row of the spectators' section. ly to the fore a program already par-,
FAC SG AVtially launched by Gov. Fred W.
FACES GRA VE!Green advocating more centralized
0OUNT KEYSERLING i direction of all state educational in-
stitutions.
his position with no thought as to its While the governor refused to com-
potentialities, and goes ahead, worry- I ment on the board's action further
ing most ovei' his own pi'ivate con- than to indicate he was "watching the
cerns. "America is too self-centered, situation, other state officers took]
and it is up to the young people in rigid stands. Son-e lauded the boardt
the colleges and school to awaken an for its action; others criticized, not
interest in world affairs and make the so much for the current incident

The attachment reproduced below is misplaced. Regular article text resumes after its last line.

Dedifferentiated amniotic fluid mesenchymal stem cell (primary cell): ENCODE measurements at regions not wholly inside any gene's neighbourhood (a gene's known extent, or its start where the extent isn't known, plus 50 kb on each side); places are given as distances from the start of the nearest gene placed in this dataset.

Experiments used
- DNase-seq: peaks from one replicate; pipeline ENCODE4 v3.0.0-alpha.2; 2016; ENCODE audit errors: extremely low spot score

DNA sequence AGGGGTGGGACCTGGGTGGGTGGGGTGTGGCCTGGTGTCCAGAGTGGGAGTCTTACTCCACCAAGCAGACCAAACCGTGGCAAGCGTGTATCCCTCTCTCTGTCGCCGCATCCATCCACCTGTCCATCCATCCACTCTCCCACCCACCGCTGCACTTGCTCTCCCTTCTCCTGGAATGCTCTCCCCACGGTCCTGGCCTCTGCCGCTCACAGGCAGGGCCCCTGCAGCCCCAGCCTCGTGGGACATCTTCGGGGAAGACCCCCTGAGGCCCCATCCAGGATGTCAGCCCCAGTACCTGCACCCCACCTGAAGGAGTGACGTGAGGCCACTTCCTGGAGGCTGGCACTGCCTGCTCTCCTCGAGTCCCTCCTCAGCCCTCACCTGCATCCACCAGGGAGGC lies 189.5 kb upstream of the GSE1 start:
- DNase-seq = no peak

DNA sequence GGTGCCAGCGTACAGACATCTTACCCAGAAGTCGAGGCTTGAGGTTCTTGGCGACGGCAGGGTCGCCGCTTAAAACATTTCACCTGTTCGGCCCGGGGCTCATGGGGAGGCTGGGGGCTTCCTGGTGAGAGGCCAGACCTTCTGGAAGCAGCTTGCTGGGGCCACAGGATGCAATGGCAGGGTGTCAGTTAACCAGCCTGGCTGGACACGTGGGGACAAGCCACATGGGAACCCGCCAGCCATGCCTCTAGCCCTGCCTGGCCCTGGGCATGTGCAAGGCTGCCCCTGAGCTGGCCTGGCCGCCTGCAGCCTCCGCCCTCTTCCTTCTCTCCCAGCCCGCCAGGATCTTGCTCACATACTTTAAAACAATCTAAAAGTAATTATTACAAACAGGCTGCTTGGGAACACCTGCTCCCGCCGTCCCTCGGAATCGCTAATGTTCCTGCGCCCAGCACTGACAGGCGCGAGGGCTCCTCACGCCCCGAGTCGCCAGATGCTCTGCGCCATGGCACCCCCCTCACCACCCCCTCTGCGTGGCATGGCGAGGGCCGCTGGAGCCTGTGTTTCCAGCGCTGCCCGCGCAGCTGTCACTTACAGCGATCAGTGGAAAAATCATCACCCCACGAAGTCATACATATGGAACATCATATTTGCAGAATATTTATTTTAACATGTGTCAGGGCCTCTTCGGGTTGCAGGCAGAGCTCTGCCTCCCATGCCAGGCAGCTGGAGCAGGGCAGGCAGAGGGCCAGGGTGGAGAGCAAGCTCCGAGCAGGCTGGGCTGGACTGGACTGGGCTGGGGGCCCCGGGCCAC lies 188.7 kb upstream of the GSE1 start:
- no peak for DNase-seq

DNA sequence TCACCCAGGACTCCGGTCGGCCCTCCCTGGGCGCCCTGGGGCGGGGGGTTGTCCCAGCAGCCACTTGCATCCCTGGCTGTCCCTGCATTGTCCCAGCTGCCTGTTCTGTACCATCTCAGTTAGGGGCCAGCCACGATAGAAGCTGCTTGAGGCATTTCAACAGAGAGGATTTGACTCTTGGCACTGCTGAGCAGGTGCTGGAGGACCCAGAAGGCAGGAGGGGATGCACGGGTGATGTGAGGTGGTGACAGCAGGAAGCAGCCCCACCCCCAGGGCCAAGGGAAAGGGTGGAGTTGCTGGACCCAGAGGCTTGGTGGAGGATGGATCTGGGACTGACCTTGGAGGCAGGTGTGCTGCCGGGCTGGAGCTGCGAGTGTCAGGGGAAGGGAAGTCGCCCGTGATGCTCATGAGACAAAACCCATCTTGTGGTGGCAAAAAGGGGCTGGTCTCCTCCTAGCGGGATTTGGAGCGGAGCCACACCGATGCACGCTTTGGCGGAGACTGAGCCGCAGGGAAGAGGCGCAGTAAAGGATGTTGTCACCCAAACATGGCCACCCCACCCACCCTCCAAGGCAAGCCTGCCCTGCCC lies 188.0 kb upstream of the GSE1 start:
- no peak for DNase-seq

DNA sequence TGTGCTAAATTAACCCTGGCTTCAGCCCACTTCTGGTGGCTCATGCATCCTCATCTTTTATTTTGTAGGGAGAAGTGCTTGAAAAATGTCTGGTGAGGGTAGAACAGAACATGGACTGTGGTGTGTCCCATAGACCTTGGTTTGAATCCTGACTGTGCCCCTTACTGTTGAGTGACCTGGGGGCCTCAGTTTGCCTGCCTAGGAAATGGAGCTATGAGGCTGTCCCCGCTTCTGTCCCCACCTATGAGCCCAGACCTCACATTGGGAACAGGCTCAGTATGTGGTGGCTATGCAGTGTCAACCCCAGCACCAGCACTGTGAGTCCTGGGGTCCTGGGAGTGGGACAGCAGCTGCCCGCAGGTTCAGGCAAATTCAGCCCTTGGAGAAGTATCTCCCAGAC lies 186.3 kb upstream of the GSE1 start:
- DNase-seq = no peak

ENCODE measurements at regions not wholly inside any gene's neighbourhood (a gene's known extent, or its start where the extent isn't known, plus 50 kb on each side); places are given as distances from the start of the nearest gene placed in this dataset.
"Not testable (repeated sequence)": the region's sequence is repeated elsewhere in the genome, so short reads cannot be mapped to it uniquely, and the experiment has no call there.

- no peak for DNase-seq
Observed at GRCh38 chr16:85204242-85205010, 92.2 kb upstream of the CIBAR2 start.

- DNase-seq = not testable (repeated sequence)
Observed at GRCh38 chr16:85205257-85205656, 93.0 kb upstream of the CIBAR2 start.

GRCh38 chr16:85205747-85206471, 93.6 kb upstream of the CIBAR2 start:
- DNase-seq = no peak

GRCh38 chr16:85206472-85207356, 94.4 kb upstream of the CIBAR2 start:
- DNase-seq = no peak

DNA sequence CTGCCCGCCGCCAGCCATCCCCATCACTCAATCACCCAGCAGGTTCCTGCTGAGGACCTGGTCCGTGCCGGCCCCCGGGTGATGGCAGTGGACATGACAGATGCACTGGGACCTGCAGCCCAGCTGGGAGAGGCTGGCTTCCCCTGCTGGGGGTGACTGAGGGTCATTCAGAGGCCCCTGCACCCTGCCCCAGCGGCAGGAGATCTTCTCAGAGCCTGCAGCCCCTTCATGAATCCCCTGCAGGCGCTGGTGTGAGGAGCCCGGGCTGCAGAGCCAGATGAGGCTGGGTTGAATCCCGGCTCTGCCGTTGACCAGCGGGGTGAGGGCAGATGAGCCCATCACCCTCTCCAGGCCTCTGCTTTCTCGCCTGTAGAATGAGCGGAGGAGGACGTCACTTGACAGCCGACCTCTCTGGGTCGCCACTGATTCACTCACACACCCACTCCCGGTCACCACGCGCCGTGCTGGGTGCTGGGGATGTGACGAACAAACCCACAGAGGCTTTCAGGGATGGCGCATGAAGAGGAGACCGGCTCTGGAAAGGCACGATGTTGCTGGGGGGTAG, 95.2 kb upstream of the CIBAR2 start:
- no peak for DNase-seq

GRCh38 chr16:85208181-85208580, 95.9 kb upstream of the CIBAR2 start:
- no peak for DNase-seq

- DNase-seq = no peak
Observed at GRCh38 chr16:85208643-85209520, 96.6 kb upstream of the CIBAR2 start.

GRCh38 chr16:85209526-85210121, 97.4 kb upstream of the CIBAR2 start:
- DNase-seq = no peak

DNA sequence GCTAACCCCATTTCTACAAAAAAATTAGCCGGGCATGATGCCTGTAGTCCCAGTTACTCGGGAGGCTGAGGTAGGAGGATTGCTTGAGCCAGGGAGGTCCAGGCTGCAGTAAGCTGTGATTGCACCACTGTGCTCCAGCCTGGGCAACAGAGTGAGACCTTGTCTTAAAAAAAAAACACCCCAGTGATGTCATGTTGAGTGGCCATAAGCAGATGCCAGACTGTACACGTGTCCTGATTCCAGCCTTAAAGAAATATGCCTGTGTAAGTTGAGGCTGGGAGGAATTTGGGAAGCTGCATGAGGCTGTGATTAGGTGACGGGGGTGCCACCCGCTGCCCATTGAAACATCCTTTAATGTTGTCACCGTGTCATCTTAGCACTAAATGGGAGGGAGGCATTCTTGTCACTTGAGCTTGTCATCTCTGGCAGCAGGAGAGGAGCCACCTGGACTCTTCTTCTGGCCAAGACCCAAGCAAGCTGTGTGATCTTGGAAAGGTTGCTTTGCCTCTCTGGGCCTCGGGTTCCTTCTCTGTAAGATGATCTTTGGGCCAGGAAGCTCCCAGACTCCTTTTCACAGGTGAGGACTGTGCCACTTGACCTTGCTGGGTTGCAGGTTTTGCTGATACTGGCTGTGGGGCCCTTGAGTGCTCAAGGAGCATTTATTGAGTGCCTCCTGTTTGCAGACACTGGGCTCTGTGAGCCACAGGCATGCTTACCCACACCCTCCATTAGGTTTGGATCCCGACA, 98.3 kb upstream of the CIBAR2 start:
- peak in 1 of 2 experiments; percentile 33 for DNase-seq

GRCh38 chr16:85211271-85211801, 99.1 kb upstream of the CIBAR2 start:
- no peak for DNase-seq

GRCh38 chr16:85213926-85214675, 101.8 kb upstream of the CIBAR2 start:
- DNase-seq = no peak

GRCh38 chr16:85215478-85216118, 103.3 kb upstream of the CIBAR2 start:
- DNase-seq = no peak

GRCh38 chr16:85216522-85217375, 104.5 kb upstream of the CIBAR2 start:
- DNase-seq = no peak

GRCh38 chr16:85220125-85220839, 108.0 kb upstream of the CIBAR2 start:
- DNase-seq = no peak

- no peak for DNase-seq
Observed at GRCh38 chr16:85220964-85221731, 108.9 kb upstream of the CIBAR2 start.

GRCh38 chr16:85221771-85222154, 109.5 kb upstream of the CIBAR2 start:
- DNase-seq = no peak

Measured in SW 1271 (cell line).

American, nation more politically [as the fact that there has been fre-
minded-that which it certainly is not ; quent flareups in the past years in
today." connection with the administration
As an example, Keyserling pointed (of the college. It was only a few
out the American newspapei. "Amer- years ago that former Pres. David
ican advertising is wonderful, it is Friday was dismissed. A bitter con-
marvelous, it embodies the whole idea troversy proceeded and followed that
of America," he said, "but the news action.
columns attach more importance to It was suggested in some quarters
local news and not the world news. that there n'ay be a movement de-
as do the continental papers." The signed to either alter the complexionj
newspaper can play an important part of the state board or to provide for
in awaking America to its great crisis a new body similar to the board ofj